Solutions for actively managing SCN go beyond genetics

By the SCN Coalition

A hot topic at the North Central Soybean Research Program, 2022 National Soybean Nematode Conference was a new genetic tool for managing soybean cyst nematode (SCN) that’s expected to hit the market late this decade. “The new Bt SCN resistance trait developed by BASF will slow the rate of increasing yield loss, but it alone won’t fix the problem,” says Greg Tylka, nematologist at Iowa State University and a leader of The SCN Coalition. The mounting economic toll of parasitic nematodes must not be met with complacency. Barring the unexpected development of a silver bullet, an active, multipronged defense against SCN will be needed.

SCN currently costs farmers 5.5 bushels an acre, equating to roughly $1.5 billion in yield loss each year, estimates Mike McCarville, trait development manager at BASF. By 2030, he expects that yield reduction to grow to “about 10 bushels an acre, amounting to over $2 billion in lost soybean yield each year.”

Farmers are planting resistant varieties, but McCarville explains that data from Tylka’s variety trials in Iowa show SCN is reproducing at around 35% on the PI 88788-based varieties that dominate the market today. McCarville expects reproduction will rise to 50% by 2030. Based on that, it might be tempting to switch completely to another source of SCN resistance known as Peking. But McCarville explains resistance management modeling shows SCN will adapt to Peking much faster than it did to PI 88788. Therefore, experts encourage farmers to rotate resistant varieties to preserve that longevity.

“This is a massive problem that requires a big solution,” McCarville says. “I believe that big solution will require new traits, and those traits will have to be partnered with other tactics and technologies to provide a sustainable solution for this pest.”

Parasitic Fungi for Biological Control of SCN

One possible avenue of defense is the development of new biocontrol strategies for SCN, an approach pursued by Kathryn Bushley, research molecular biologist and curator of the Agricultural Research Service Collection of Entomopathogenic Fungal Cultures at USDA. “The field of biological control has long focused on a single-mechanism approach,” she says. “An interactive or multi-faceted approach to agronomic threats like SCN is worth exploring.”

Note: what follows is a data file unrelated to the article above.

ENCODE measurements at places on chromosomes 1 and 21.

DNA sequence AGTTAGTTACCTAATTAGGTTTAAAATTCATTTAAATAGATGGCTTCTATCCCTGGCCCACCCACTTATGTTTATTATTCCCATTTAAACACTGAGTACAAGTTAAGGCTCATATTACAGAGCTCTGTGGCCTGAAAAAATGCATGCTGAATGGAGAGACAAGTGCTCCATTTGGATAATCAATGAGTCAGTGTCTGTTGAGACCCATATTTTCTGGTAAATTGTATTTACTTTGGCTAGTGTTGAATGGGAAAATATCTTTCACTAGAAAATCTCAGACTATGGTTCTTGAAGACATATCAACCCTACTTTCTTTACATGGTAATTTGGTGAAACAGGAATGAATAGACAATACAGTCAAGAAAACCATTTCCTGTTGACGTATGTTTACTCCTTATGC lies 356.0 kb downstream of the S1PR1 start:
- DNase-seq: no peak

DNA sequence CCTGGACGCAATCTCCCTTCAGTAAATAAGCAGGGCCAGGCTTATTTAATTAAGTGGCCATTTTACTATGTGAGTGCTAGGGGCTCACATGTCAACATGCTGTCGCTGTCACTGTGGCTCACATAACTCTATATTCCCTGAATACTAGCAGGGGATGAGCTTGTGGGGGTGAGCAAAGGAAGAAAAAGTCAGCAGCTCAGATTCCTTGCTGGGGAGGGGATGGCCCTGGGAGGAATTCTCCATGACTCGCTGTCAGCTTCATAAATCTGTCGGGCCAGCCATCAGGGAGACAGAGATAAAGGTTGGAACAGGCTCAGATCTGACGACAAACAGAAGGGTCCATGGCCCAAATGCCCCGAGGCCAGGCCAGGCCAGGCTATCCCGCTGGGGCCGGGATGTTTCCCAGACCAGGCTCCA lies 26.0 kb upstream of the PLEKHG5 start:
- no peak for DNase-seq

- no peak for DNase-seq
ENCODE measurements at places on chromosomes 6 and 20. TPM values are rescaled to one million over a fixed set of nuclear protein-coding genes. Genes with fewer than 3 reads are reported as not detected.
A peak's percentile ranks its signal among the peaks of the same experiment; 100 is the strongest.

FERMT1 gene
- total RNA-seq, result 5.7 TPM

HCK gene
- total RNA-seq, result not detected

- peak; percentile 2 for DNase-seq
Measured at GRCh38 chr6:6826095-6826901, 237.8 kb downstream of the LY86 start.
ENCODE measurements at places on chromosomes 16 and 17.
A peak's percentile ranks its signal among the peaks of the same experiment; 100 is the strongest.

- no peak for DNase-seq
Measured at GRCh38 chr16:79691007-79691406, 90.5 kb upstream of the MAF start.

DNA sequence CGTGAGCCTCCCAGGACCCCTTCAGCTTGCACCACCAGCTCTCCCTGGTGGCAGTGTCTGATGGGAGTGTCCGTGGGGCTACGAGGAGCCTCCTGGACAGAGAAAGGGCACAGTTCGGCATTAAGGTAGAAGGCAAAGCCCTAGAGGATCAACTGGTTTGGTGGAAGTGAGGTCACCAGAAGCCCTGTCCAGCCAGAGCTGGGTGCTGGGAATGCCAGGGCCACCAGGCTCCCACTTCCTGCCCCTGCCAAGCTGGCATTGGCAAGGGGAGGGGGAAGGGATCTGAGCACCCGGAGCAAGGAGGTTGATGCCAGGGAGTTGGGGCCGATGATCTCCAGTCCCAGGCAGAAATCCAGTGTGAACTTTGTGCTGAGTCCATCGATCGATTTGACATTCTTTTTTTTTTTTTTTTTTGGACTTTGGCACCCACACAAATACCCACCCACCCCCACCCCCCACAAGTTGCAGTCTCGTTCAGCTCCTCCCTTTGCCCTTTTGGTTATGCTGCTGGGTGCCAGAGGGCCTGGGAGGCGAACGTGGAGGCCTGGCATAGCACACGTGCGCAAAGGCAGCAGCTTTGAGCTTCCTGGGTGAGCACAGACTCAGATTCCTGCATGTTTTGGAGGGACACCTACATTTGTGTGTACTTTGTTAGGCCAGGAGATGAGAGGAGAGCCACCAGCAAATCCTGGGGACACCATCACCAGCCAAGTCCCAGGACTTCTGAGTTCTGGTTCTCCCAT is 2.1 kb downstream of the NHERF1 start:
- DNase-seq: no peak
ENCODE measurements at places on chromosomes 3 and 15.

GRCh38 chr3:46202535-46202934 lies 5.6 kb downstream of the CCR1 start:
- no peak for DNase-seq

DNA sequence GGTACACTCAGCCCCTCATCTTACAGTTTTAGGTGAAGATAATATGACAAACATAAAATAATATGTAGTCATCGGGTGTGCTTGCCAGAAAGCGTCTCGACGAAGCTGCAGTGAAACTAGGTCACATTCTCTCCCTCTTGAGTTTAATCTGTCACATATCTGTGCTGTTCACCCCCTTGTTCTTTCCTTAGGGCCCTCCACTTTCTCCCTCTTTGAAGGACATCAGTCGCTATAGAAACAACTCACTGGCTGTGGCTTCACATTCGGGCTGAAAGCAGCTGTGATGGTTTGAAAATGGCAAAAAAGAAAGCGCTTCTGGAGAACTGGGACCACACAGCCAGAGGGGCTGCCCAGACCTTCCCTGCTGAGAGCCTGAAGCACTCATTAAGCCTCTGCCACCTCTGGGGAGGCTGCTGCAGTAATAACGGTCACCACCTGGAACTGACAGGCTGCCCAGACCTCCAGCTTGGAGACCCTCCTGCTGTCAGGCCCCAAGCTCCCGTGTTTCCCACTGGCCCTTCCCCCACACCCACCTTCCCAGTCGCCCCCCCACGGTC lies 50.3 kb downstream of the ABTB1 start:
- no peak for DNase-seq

Bushley is studying nematode-trapping fungi that colonize in the soybean root zone, vetting them as candidates for seed coatings or root bio-inoculants for protection against SCN. In addition to trapping nematodes, Bushley says the beneficial root endophytes can also indirectly prep a plant’s defense mechanisms.

SCN Interaction with Other Pathogens

Soybean pathologist and nematologist Horacio Lopez-Nicora at The Ohio State University set the stage for his presentation with this quote: “Nature does not work in a pure culture.” A farmer rarely deals with a single pathogen. What’s more, those pathogens interact, Lopez-Nicora says.

His survey work in Ohio showed 77% of the samples collected contained SCN and Macrophomina phaseolina, the pathogen that causes soybean charcoal rot. Analysis of that data showed a significant interaction between the two that had a linear and negative impact on yield without causing visible symptoms. The yield hit was especially pronounced for fields with high populations of both pathogens. Lopez-Nicora’s findings drive home the importance of integrated pest management strategies that consider the full picture when dealing with SCN and other soilborne pathogens.

Speakers with Pattern Ag expressed similar sentiments, noting their soil sampling shows SCN-infested fields are often also infested with Pythium or Fusarium virguliforme, the agent that causes sudden death syndrome. SCN causes other diseases to be “highly expressed,” explains Pattern Ag’s Mike Tweedy. There’s a lot of farmer apathy toward SCN, but he says, “the breakthrough happens when we discuss the synergistic effect with other diseases and their impact on yield.”

Advances in technology are bringing the industry a deeper understanding of SCN and potential new avenues for fighting it – whether that’s with biocontrol agents or a focus on overall soil health or using drones for more precise management of fields. All these strategies have a place at the table, giving farmers more ways of keeping SCN on its toes.

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